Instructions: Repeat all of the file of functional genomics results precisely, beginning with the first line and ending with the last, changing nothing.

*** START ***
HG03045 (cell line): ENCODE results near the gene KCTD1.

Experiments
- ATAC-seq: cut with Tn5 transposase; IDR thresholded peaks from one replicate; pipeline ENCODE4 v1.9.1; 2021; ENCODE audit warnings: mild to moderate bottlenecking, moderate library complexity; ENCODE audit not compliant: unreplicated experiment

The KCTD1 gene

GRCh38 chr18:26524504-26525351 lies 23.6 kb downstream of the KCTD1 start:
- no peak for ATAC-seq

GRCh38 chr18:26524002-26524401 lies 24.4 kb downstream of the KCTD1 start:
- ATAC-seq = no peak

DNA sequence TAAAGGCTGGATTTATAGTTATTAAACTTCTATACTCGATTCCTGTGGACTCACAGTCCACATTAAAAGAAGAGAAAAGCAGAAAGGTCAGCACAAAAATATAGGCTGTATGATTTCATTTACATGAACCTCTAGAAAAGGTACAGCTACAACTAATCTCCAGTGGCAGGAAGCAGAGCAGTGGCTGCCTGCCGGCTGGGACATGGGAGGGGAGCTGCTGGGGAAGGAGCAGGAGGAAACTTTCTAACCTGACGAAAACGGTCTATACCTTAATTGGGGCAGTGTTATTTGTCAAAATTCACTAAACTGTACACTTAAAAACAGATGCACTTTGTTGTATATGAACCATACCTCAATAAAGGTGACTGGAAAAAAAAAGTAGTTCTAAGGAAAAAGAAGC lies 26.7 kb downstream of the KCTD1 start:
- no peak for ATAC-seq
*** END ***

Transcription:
HG03045 (cell line): ENCODE results near the gene KCTD1.

Experiments
- ATAC-seq: cut with Tn5 transposase; IDR thresholded peaks from one replicate; pipeline ENCODE4 v1.9.1; 2021; ENCODE audit warnings: mild to moderate bottlenecking, moderate library complexity; ENCODE audit not compliant: unreplicated experiment

The KCTD1 gene

GRCh38 chr18:26524504-26525351 lies 23.6 kb downstream of the KCTD1 start:
- no peak for ATAC-seq

GRCh38 chr18:26524002-26524401 lies 24.4 kb downstream of the KCTD1 start:
- ATAC-seq = no peak

DNA sequence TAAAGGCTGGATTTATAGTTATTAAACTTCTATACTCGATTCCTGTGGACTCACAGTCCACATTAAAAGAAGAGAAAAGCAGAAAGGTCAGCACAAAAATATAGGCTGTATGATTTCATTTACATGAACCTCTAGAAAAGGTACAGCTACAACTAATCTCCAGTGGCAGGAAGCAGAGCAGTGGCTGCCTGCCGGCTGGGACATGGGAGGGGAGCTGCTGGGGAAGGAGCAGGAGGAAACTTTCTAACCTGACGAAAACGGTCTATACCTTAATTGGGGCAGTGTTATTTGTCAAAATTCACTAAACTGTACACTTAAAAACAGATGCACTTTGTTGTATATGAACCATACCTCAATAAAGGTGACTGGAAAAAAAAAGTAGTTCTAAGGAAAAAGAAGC lies 26.7 kb downstream of the KCTD1 start:
- no peak for ATAC-seq